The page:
7 Brands Fighting Human Trafficking You Need To Know About
The International Labour Organization estimates that there are 20.9 million victims of human trafficking globally. A staggering 26% of them are children, and 55% are women and girls. Although there are is no official estimate of the total number of human trafficking victims in the U.S., Polaris Project estimates that “the total number of victims nationally reaches into the hundreds of thousands when estimates of both adults and minors and sex trafficking and labor trafficking are aggregated.”
These numbers tell only a part of the story. There are seven brands in particular that have heard the victims’ stories first hand and are driven to change the narrative. I have gotten to know the founders of many of these brands, and I am in awe of their determination to lead the fight. More importantly, I hope they will inspire you to join them in changing the story.Many victims of human trafficking are branded; their captors physically mark them with a number or symbol. The process is often violent: a forced tattoo, a burn or knife cut. Lauren Carpenter and Emily Landham founded BRANDED Collective, a jewelry company that employs survivors of human trafficking from Nashville-based non-profit End Slavery Tennessee. The women work with local artisans to design and handcraft the jewelry collection.
Each BRANDED Collective piece contains a unique number that represents one of the millions trapped in the nightmare of trafficking. Their vision is that the collective of purchasers, survivors, and artisans will wear the story, share the story, and change the story together.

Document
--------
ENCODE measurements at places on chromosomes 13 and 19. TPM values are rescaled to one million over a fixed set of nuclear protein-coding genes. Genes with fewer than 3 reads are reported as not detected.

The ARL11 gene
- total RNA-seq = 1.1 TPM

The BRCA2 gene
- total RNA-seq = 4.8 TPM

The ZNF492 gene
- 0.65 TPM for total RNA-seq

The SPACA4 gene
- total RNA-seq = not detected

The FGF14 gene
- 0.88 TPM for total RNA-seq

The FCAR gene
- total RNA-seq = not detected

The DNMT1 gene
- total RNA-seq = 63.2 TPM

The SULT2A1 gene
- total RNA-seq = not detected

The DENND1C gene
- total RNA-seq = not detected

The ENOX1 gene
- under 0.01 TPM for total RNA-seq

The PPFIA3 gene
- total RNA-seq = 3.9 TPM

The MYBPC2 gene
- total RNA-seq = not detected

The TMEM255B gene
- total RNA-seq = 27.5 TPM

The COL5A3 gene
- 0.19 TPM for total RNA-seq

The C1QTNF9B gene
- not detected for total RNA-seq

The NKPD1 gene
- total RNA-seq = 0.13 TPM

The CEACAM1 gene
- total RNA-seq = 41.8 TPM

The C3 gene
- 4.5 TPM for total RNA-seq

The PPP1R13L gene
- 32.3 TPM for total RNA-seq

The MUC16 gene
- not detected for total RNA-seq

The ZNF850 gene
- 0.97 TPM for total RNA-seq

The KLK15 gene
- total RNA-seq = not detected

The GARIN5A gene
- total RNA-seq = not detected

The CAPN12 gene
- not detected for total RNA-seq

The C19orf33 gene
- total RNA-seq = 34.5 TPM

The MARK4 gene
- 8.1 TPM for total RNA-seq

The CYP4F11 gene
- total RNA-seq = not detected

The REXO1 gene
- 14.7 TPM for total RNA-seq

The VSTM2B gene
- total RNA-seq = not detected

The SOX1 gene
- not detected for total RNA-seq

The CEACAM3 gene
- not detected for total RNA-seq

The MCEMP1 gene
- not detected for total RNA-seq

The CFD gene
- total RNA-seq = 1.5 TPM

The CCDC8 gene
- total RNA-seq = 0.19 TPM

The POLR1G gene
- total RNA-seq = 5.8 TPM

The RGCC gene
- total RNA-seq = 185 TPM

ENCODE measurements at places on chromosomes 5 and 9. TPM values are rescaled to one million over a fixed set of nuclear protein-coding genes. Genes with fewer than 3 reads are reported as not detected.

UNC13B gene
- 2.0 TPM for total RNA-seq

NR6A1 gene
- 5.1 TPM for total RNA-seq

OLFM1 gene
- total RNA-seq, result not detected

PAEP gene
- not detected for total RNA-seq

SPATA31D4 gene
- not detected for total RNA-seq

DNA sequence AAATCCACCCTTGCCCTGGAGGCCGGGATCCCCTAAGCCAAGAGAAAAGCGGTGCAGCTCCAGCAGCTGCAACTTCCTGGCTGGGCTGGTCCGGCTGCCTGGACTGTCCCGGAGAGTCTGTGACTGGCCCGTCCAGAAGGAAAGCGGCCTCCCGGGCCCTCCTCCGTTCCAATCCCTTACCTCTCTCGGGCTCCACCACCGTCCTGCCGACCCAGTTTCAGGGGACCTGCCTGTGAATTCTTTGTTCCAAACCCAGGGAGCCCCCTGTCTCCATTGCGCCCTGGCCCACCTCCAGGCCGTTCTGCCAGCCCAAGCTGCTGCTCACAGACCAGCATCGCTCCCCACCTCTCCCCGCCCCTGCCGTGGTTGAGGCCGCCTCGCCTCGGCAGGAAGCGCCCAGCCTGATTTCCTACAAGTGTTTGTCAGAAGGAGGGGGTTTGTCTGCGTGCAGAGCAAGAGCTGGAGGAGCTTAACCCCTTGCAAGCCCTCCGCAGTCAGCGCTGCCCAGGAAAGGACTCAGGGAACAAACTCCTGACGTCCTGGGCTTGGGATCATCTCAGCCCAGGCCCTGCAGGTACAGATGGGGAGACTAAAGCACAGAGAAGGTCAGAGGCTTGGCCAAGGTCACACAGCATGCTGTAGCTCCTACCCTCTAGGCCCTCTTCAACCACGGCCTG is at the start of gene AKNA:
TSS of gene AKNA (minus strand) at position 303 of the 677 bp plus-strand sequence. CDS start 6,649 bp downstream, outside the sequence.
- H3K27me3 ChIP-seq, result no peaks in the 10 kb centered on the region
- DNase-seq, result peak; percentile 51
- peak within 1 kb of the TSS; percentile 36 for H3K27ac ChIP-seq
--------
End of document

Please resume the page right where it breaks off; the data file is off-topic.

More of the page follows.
Through wearing Ethic Goods, you become a meaningful part of her story and give freedom to women around the world.
PURPOSE Jewelry has worked with hundreds of young women around the world for the past ten years. The art of jewelry making paired with holistic care ensures every artisan receives freedom and hope for the future. Holistic care is provided through their non-profit, International Sanctuary, and includes education, health care, and counseling. Their program provides every artisan with the life skills and opportunities to succeed.
ABLE was founded with the goal of providing these women with the opportunity to earn a living, empowering them to end the cycle of poverty that kept them trapped. The lifestyle brand manufactures directly in the communities they wish to impact, both locally and globally, creating jobs and ending the cycle of charity dependency. ABLE has grown from producing a single collection of hand-woven scarves to a full offering that includes leather goods, hand-made jewelry, denim, and footwear.
FROM THE EDITOR
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